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Just got off the phone with tech support at FlowMaster. Was looking for design info on the Hushpower and learned some interesting stuff.

The HP-2 has been redesigned and is now available in a more compact case with the same internal size. The case ears are now gone. And a longer one is available so you can get 12" and 18" case lengths in 2.5". Don't know about the larger pipes you guys use.

The HP is not a chambered muffler. It has two perf cones which meet in the center of the can at the cone bottoms. So the flow goes in the cone, passes into the can, and back into the second cone. They claim no pressure loss compared to open pipe on a flow bench.

And they have a larger version of the same technology available called a DBX. His suggestion was to run a DBX or an 18" HP in the rear location and then after trying it, add a 12" or 18" HP mid-pipe if more silencing is required. Quoting him, with this technology you could make up an entire exhaust system with HP's connected end to end over the entire length of the car and it would still flow like an open pipe. He said it, not me.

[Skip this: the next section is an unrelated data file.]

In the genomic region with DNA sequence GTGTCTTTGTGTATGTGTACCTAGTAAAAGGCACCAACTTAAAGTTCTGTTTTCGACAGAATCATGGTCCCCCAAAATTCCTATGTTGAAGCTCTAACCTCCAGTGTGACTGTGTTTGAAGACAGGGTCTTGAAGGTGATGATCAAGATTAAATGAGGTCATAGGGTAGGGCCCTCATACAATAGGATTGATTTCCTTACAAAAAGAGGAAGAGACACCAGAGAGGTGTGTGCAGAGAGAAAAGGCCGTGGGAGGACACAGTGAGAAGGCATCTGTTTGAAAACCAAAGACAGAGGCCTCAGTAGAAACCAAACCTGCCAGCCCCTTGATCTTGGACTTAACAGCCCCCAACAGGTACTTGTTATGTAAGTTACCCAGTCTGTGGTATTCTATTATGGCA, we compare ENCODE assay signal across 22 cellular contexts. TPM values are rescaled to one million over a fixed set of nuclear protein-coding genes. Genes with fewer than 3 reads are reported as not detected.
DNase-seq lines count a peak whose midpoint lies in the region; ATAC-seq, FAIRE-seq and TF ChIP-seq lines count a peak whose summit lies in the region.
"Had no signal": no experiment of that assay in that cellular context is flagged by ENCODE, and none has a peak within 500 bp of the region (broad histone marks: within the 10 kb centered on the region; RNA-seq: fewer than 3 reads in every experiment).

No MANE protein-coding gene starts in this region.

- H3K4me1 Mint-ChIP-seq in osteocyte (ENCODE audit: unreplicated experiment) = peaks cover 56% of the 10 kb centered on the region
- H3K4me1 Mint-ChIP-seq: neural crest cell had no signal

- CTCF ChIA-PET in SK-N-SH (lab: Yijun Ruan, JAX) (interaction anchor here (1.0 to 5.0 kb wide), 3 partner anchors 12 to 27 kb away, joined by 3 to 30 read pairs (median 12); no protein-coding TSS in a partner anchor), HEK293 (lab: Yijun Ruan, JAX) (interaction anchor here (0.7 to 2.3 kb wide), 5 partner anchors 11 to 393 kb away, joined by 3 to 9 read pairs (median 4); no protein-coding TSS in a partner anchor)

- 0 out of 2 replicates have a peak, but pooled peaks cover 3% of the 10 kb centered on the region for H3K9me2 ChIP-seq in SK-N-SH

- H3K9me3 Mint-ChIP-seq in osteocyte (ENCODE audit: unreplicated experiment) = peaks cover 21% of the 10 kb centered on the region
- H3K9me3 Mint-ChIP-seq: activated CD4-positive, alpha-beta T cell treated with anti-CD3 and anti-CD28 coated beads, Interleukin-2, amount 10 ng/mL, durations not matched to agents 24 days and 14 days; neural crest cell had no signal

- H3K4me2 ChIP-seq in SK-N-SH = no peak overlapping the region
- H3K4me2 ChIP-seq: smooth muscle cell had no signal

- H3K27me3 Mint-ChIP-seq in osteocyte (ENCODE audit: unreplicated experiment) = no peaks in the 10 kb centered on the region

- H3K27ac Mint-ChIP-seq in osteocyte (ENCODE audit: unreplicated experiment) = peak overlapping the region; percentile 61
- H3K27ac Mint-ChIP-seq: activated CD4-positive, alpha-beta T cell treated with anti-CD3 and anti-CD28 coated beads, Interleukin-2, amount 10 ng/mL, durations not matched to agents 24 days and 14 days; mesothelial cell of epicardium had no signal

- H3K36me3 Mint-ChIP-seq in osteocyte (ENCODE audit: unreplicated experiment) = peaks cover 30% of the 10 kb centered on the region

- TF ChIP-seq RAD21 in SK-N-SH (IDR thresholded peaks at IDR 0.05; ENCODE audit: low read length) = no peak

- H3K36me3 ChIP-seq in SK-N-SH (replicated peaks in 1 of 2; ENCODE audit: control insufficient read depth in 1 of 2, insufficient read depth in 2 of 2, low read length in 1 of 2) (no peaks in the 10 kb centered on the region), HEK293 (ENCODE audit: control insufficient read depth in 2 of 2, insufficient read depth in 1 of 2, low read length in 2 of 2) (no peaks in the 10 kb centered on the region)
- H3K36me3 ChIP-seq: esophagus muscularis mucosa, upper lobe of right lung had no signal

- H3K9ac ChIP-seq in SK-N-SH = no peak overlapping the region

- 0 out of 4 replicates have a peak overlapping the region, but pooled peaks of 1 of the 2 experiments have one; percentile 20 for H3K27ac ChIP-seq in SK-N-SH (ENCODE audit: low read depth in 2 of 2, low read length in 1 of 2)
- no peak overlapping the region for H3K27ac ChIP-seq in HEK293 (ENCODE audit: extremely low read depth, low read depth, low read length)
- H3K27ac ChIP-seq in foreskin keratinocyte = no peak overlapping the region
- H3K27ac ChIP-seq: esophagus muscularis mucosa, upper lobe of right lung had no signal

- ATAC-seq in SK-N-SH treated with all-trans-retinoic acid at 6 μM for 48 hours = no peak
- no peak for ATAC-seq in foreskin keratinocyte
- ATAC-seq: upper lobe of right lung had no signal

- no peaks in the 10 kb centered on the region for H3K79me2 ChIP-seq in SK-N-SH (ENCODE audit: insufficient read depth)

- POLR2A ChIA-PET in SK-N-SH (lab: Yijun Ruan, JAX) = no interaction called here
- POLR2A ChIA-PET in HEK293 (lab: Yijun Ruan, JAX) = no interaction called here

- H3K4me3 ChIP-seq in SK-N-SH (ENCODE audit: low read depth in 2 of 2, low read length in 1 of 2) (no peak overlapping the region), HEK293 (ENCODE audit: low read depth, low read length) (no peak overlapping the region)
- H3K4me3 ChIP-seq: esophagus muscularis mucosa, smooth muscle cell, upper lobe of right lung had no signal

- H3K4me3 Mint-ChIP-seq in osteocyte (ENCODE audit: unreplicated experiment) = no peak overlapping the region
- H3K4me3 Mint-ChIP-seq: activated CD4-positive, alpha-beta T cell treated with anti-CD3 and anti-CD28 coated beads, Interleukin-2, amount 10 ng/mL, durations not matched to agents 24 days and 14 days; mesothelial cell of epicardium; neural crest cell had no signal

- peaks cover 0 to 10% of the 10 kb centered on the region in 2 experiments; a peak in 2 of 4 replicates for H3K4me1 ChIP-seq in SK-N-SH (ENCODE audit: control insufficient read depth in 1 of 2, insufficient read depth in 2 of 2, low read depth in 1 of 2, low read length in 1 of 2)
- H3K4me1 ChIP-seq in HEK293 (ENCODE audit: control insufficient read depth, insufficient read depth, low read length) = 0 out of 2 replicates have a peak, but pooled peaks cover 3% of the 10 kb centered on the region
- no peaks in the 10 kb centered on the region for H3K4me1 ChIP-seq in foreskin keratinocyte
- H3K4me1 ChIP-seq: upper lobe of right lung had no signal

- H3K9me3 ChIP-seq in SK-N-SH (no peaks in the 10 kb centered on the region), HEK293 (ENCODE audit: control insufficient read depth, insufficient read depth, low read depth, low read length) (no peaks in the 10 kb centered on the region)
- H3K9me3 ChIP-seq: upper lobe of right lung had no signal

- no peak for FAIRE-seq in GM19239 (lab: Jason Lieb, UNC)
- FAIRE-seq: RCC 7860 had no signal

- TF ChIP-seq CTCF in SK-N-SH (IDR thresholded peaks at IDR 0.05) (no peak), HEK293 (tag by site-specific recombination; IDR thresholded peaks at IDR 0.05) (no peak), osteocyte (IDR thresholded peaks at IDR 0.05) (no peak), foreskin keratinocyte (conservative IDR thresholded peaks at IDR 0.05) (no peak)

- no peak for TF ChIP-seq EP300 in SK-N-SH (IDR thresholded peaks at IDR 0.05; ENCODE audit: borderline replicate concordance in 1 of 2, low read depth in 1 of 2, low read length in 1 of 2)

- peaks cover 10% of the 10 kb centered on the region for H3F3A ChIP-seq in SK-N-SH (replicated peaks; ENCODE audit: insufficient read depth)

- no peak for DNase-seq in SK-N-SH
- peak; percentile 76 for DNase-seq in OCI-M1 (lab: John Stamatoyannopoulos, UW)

Part No's: 12512409, 12518409, 12514310
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Old 01-07-2014, 07:50 PM   #30
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I thought that using the same mufflers back to back wouldn't help with sound anymore than with just one. Mainly because they have the same tone or something along those lines. But hey, I could be wrong and/or that's not what you meant..
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Old 01-07-2014, 08:15 PM   #31
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I thought that using the same mufflers back to back wouldn't help with sound anymore than with just one. Mainly because they have the same tone or something along those lines. But hey, I could be wrong and/or that's not what you meant..
Kind of, when dealing with an absorptive muffler, IE a glass pack, having the same muffler back to back doesnt do much more than just the single muffler. Thats why my racecar has both available lengths of the dynomaxx bullets in 3" mounted end to end in my midpipe.